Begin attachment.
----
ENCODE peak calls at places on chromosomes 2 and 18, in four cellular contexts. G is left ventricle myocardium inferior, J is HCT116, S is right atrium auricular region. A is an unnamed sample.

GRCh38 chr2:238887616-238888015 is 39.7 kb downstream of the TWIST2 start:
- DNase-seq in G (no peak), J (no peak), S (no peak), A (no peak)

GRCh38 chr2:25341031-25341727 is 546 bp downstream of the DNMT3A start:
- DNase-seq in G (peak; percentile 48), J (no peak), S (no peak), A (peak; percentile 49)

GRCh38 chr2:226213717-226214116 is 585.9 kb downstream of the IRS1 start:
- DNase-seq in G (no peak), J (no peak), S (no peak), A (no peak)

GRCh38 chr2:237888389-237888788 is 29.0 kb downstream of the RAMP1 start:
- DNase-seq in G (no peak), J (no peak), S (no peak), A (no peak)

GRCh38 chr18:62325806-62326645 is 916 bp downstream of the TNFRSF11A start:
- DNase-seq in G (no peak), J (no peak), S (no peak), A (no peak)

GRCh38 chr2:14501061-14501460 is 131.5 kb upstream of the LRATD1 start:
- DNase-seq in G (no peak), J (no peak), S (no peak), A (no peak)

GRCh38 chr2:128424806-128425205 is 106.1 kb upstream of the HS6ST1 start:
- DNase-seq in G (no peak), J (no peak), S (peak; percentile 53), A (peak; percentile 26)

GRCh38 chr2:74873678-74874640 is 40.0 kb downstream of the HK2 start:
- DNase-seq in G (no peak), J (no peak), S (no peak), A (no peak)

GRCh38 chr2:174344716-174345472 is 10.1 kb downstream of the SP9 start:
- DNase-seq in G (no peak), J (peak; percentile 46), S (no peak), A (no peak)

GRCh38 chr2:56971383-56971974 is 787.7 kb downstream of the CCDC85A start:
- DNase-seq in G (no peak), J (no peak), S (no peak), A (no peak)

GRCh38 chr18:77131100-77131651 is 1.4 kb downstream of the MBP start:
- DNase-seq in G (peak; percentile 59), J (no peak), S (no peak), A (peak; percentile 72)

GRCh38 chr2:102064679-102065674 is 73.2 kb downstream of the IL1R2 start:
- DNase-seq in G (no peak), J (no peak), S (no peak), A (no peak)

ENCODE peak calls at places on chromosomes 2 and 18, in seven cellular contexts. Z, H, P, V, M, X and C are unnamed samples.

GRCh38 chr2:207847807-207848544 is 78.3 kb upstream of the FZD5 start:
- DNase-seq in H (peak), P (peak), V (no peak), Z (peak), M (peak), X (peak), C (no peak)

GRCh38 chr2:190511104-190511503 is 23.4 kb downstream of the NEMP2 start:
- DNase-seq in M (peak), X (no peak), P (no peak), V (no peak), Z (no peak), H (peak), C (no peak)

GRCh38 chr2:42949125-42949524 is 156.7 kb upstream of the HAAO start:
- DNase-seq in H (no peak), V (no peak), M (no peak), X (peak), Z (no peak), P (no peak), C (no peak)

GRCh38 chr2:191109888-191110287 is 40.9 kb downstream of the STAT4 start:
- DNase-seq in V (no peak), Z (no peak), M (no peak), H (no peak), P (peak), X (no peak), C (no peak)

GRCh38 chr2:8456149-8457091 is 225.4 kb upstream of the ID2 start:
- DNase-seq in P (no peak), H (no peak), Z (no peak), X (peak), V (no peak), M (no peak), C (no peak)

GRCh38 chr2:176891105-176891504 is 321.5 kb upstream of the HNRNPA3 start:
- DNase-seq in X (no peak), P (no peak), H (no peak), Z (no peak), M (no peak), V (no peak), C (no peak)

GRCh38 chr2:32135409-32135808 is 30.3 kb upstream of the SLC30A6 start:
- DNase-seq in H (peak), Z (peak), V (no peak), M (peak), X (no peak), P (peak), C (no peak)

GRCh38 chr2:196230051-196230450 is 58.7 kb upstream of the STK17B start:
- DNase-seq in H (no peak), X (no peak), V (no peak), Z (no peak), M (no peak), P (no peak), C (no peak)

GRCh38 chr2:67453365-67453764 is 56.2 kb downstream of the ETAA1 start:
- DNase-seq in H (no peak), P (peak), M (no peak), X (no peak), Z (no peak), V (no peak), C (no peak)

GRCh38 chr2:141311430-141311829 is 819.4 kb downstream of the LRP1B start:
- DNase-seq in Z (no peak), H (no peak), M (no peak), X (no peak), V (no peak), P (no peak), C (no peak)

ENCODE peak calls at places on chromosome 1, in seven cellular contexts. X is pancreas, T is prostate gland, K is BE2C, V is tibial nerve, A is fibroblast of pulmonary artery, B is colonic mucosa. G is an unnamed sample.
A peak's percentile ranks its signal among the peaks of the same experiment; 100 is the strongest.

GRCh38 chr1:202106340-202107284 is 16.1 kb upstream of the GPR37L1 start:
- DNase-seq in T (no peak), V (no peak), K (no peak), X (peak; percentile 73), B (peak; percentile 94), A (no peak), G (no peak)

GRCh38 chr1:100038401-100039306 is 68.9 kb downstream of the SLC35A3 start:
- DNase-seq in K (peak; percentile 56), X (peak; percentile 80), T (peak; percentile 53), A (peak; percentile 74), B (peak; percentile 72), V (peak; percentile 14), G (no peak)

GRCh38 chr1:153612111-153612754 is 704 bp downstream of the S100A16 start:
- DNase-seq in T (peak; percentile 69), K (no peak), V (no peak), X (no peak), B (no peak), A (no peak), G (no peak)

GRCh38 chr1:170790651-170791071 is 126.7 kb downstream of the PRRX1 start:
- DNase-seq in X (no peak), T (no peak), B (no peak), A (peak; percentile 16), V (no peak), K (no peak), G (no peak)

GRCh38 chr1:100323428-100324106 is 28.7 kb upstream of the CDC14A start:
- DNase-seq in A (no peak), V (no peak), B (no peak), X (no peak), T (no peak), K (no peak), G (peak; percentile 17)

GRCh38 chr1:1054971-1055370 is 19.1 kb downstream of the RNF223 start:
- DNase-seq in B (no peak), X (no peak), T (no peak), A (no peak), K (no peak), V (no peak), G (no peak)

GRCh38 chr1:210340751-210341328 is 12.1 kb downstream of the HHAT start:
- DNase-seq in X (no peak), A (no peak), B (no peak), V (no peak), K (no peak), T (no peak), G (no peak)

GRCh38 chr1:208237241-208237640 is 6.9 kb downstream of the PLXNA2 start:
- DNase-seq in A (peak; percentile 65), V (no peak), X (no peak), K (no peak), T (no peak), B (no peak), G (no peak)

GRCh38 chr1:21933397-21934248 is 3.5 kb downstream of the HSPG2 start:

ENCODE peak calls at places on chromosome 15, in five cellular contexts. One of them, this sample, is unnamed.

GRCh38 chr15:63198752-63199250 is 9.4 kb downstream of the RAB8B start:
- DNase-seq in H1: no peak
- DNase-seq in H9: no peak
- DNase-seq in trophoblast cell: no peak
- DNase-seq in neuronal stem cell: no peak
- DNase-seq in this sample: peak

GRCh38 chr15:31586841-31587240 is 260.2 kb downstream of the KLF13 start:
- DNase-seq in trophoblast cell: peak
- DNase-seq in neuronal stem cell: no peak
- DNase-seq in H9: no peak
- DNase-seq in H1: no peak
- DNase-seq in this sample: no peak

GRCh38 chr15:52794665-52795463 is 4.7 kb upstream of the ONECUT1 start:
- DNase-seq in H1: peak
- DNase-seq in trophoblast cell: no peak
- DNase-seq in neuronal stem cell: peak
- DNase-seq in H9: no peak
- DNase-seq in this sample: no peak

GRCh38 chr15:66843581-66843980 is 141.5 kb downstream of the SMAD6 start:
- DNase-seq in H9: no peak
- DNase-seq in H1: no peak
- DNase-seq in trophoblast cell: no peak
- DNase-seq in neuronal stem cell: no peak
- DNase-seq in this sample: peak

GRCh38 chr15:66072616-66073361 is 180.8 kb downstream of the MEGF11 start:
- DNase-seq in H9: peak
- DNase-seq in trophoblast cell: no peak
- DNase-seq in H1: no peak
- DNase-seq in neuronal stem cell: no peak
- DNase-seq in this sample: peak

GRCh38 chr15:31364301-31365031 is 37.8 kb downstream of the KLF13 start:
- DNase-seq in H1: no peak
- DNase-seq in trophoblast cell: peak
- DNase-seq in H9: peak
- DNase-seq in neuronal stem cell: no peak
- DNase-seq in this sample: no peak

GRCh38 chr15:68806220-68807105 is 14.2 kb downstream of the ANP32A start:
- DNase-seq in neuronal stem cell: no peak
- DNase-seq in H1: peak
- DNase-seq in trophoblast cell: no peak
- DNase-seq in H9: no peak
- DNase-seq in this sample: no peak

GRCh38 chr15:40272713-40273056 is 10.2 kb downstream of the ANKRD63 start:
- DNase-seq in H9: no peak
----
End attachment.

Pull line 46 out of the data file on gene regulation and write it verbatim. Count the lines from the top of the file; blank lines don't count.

- DNase-seq in Z (no peak), H (no peak), M (no peak), X (no peak), V (no peak), P (no peak), C (no peak)